Magazine article The Spectator

My Daily Fix of Markets Live

Magazine article The Spectator

My Daily Fix of Markets Live

Article excerpt

There are thousands of websites for anyone interested in markets. You can spend whole days shunting from one to another, blitzed by irritating ads, looking at share prices anywhere in the world, reading opinions expert and stupid, bludgeoned by analysis. Where on earth do you start? Can you sift the wheat from the chaff?

More importantly, can you avoid being bored to death?

The small, resolute band who still read the print version of the Financial Times have long since become used to skimming past what we in the trade call a 'house ad' -- a puff for something related to the paper, or owned by its proprietor. On the back page of the FT, inserted into the stockmarket report, is a box. Framed by mugshots of a couple of dubious-looking characters, it urges readers to log on to Markets Live every weekday at 11 a. m. It's hardly arresting, and most newspapers offer something superficially similar: rolling news services, fat-chewing exercises from columnists, or cringingly wooden interviews between pairs of journalists both of whom would rather be writing, which is what they signed up to do before the internet whirled them into the telly.

Alphaville -- www. ft. com/alphaville -- is different. Its inventor is Paul Murphy, the shiftier-looking of the pair of mugshots.

He was a fine, mischievous stock-market reporter when I was City editor of the Daily Telegraph, and I was upset but not surprised when the Guardian pinched him to be its City editor. He has the demeanour of a bookie, and a rapport with those upmarket bookies who call themselves market-makers in stocks and shares.

He eventually found out what the rest of us financial hacks already knew, that nobody in the City reads the Guardian because they think it's full of pinko rubbish.

(If they don't read it, how do they know?

But that's another story. ) So keen was he to escape to a more informed audience that he approached the FT with a half-baked idea for a website -- which would collate blogs, sites and gossip, interact with its users and be somehow different and attractive. The early (paper) version -- it would be stretching a point to call it a business plan -- he sent to me was mostly circles with lines joining them, like one of those organigrams that HR departments invent to justify their existence. Whatever, as the modern argot has it; the FT bought the idea, set him up in a corner of the newsroom and allowed him a couple of the smart, underpaid young things that inhabit every newspaper office -- for an industry that's supposed to be dying, it's astonishing how many bright graduates are fighting to get into it.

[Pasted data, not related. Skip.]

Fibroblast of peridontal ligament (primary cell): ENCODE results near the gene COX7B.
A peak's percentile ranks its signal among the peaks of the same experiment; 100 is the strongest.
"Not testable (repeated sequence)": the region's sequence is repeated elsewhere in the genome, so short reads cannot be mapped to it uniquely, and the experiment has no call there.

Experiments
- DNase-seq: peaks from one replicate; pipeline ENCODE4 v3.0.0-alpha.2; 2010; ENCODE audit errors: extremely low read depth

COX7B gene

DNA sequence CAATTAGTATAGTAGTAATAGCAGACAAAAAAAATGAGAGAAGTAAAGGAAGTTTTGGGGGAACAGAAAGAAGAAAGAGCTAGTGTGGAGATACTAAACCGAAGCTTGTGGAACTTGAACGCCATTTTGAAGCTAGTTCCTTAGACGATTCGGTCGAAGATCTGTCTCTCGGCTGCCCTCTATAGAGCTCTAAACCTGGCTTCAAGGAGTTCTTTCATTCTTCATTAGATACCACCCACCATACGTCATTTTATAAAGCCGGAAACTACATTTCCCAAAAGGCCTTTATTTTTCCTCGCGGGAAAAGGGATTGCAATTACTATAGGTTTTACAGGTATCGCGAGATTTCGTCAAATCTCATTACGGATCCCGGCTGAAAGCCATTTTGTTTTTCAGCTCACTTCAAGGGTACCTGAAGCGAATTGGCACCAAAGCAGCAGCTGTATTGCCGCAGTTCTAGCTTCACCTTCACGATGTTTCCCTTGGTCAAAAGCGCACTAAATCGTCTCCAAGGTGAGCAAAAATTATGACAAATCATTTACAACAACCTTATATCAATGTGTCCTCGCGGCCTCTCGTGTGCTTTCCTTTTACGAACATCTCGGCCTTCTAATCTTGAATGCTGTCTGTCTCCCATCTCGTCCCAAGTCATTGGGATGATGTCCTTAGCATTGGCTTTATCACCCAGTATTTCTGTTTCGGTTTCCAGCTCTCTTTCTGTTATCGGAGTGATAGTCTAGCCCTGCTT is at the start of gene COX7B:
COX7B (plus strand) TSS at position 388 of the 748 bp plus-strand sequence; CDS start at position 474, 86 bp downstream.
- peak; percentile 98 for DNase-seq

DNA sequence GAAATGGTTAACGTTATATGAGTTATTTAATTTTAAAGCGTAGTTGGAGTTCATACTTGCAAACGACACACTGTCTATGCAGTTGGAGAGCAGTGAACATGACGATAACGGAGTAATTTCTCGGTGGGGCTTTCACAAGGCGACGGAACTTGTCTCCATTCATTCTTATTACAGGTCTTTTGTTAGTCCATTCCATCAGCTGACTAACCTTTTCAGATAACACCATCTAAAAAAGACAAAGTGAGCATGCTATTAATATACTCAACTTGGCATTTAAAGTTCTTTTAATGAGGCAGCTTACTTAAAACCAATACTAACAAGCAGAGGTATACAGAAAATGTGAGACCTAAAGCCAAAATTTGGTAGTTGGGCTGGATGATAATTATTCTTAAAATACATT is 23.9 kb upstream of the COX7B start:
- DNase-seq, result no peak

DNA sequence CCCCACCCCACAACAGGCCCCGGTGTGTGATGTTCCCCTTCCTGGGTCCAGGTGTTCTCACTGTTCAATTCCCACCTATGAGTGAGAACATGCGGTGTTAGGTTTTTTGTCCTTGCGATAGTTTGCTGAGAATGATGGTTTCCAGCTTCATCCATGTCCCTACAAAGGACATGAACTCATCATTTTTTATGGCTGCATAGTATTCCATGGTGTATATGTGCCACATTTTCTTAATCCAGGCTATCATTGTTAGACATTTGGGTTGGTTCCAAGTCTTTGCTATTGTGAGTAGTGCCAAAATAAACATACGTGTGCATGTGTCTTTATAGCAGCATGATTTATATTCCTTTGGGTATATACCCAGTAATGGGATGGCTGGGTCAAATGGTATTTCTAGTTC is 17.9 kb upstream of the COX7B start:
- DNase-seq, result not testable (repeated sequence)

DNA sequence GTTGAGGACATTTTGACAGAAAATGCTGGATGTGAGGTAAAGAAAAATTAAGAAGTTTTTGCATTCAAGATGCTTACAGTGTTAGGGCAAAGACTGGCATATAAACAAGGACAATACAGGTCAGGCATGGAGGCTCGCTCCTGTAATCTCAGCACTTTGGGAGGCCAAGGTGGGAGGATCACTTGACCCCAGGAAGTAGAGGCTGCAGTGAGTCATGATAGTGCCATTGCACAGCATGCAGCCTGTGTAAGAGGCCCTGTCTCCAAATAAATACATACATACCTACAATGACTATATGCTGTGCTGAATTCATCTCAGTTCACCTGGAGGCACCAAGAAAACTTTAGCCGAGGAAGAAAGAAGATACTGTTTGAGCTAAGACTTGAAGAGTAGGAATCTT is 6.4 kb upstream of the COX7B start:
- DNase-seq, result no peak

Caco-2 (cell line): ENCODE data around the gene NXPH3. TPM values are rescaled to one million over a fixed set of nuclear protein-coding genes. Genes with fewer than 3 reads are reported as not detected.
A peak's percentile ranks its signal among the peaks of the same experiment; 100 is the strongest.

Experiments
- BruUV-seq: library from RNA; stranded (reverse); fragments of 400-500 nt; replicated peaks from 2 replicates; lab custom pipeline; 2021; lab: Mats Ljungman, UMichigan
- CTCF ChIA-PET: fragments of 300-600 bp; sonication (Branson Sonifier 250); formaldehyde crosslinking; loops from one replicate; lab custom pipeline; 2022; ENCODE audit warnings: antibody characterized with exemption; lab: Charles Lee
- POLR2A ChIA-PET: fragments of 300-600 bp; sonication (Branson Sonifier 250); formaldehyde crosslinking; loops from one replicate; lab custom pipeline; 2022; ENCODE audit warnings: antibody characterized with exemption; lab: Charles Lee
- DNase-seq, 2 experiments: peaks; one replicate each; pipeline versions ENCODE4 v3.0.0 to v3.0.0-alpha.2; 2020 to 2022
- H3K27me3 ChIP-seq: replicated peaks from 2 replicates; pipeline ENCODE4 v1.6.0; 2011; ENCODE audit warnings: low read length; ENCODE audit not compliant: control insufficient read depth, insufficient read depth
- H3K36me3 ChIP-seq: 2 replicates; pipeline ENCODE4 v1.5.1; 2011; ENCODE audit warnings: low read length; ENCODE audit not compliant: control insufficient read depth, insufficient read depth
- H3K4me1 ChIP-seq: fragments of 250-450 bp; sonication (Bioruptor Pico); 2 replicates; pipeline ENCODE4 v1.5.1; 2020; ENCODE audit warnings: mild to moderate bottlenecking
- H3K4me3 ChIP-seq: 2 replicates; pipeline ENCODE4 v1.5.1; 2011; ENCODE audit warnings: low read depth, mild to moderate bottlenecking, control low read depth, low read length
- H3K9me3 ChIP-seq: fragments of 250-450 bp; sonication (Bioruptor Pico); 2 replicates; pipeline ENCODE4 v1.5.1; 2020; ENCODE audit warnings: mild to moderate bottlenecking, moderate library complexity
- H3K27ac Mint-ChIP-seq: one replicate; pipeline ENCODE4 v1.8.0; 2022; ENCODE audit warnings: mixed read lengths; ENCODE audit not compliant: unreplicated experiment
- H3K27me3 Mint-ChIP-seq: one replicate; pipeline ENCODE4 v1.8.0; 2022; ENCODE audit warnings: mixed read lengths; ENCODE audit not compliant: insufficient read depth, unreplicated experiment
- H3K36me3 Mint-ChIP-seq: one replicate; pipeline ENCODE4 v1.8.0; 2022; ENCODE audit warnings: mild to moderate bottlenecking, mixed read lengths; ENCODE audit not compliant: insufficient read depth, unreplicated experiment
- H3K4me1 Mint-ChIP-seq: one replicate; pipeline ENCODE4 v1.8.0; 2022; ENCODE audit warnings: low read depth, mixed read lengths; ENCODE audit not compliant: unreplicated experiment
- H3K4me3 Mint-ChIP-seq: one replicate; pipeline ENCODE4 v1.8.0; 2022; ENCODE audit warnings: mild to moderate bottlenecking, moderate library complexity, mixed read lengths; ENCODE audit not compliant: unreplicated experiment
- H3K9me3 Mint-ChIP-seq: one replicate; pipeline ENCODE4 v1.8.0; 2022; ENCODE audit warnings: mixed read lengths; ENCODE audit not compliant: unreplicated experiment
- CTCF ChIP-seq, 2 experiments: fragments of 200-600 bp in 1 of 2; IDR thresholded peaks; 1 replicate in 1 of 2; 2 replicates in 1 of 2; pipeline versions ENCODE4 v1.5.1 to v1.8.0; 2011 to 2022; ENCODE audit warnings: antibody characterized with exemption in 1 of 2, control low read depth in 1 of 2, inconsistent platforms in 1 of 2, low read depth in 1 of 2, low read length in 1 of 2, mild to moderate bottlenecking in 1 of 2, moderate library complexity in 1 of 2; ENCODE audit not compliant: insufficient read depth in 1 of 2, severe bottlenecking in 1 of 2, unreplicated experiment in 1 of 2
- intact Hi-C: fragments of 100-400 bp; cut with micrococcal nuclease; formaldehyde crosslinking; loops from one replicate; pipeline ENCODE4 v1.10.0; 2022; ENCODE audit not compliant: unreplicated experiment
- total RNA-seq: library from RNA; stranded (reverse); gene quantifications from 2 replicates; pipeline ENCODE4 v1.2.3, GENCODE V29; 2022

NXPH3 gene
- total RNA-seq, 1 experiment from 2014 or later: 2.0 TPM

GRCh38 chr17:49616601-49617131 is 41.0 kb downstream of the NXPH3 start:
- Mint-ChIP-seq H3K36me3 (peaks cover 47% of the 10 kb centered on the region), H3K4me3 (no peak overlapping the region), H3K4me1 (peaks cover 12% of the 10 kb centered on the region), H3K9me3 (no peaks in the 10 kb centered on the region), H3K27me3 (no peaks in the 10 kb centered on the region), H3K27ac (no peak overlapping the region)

You only have to look at the output of Helen Thomas and Sam Jones to see that they're clever. They give the impression of understanding the acronyms in the toxic alphabet soup which is corroding the banks from the inside. They write confidently about SIVs, CPDOs and Lord knows what else. I've no idea whether they really understand them, but they give the impression that they do, and that's what journalism is all about. Alphaville will also send you a 6 a. m. email summarising what's worth reading in the morning papers, a useful bonus for City boys who've been out too late.

None of this would count for much, but for the aforementioned Markets Live. This is a real-time chat between Murphy and Neil Hume, the FT's chief stock-market reporter, or Robert Orr as his stand-in. The pair sit next to each other and type (badly) into their terminals; seconds later, the text streams on to the screen of anyone who has logged in. …

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